1:7: “Horsethieves and Preachermen”, by Christopher Rowe

1:7: “Horsethieves and Preachermen”, by Christopher Rowe

Reach down that old picture from the top of the organ, girl, and I’ll tell you. Now, did you say your teacher was a Cowan? You know your Mama had a Cowan for a teacher when she was about your age and she had to write a family tree, too. Is it the same one? I don’t guess it makes any difference, I never knew a Cowan that had any sense whether they was married in or born in.

I’ll tell you first off that your Mama is going to pitch a fit on account of me showing you this picture. It’s supposed to go to her but she’s told me she don’t want any truck with it. Right now it stands to go to my sister, it’s always the next woman down that gets it. I’m trying to hang on to give it to you instead of your Aunt Rachel. Lord bury that woman quick that I might join Thee and take my rest.

This is a family portrait like picture men went around taking after the war. My Granny told it that they’d haul around their big old cameras on pack mules and everybody in the country would get their picture took. She remembered it from when she was a baby. See here where they’re all lined up in front of old Jesse Hadley’s house. That’s the one that burned down with all my little cousins in it when I was just a tiny thing.

You look in your library books at school and you’ll see that most times these pictures had all the people in them, and all the stock and most everything the family owned. But there’s not any cattle or spinning wheels or such in our Hadley picture on account there’s so many Hadleys in it taking up all the space. Or maybe old Jesse took the Lord at His word about storing up treasures in Heaven. It’s told that Jesse was as strong a man for God as any that ever lived in this county.

That’s him right in the middle. See that jaw? You look in the mirror when you get home and you’ll see the same one. It caused your Mama no end of tears once upon a time. She wears a Hadley face even if she’s never wore the name, and it’s a face that’s got more of the farm in it than a girl wants sometimes. I guess your Daddy took to it all right, though, or you wouldn’t be sitting here.

But I was telling you about Jesse. Did your Mama tell you enough that you could count up the great-greats in front of Grandpa on him? It’s not that many, I guess, but these generations mix up on a body when she gets up where I am.

And Jesse was older than me when this picture got took, I reckon. Look at those eyes, though. They were as sharp and clear as anything, even then. Looks like he’s staring right through you, don’t it? That’s what folks have always said. Jesse preached on Willow Ridge and somebody’s put a plaque about him in the church there. His Granddaddy was up there in the world, too, it was him that founded that church.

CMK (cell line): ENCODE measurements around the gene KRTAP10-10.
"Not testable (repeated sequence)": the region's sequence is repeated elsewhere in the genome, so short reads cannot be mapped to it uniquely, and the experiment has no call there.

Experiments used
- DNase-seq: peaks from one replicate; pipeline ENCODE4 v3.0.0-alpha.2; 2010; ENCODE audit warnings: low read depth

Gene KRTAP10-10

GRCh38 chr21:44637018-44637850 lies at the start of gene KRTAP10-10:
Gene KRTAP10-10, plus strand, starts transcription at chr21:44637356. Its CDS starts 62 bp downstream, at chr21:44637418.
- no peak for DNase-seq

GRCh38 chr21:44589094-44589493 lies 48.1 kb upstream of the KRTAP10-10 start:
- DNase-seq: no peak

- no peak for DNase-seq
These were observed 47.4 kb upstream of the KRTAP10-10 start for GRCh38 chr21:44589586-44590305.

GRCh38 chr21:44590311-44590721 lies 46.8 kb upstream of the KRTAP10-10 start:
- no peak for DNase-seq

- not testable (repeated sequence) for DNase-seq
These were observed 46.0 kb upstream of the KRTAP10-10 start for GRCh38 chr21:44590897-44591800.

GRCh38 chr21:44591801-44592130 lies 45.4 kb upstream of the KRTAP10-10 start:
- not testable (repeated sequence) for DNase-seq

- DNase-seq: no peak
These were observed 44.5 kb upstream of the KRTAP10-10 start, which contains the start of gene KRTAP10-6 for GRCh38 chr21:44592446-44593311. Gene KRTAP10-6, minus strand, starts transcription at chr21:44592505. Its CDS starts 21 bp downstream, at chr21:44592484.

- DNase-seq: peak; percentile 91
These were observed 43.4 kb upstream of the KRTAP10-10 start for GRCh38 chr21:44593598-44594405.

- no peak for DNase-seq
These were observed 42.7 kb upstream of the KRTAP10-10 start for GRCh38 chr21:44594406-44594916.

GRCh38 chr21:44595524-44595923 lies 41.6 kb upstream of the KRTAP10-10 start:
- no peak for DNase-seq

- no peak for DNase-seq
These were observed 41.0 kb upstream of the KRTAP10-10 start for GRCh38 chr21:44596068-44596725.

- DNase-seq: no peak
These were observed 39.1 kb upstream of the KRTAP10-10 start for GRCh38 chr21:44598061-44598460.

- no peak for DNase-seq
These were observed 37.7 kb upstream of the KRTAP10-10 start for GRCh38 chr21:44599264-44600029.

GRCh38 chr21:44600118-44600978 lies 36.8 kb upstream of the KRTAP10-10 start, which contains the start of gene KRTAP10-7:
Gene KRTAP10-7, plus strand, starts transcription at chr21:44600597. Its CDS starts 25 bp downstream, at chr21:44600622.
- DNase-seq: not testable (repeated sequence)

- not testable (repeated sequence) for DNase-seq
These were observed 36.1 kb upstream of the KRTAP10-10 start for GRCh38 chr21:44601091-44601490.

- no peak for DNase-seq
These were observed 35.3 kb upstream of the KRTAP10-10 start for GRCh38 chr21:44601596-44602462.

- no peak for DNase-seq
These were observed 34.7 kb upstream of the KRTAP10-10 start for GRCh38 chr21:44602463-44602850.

And near as we’ve been able to figure, that must be Jesse’s Granddaddy standing next to him. See how his clothes look like they’re a different kind of old timey than Jesse’s. I guess he must be the furthest back Hadley in the picture, unless you count his little sister.

She was a notable herself as you well know. Didn’t you write one of your reports on Miss Lottie? Only woman they ever hung in this county. I suppose that must be the very rope they done it with she’s holding, there. Ought to be holding a horsewhip or a bottle of liquor what with the tales told on her.

And look there, that’s my Daddy. Child, I wish you could have known him. He was about the best man I ever knew, along with your Grandpa, Lord keep them both. He died when I was about your age, I guess, working on the dam. See how he looks like he’s all wet? River got him.

I missed him terrible my whole life. When I finally recognized me in the picture standing right there next to him it was a blessing. See the quilt I’m holding? That’s the very one the people at the university put in their museum. I’m still working on the one for your hope chest.

I don’t know this man here. I don’t imagine he’s come up yet. Whoever heard of a man wearing a cape? He’s a Hadley, though, you can’t mistake that. Your Mama used to be standing where he is, but she’s one of those that faded out. I told her she ought not drop out of high school and I showed her how the picture was changing after she done it. That’s when she told me she never wanted to hear about it anymore.

But this woman, here, girl. Look at her. She’s not ashamed of her strong jaw is she? And she’s got those staring eyes like Jesse. I never figured out what she was carrying there until your cousin brought his little computer in here last Christmas. She’s one coming up, too, is my thinking.

I hope she’s you, child, I hope she’s you.

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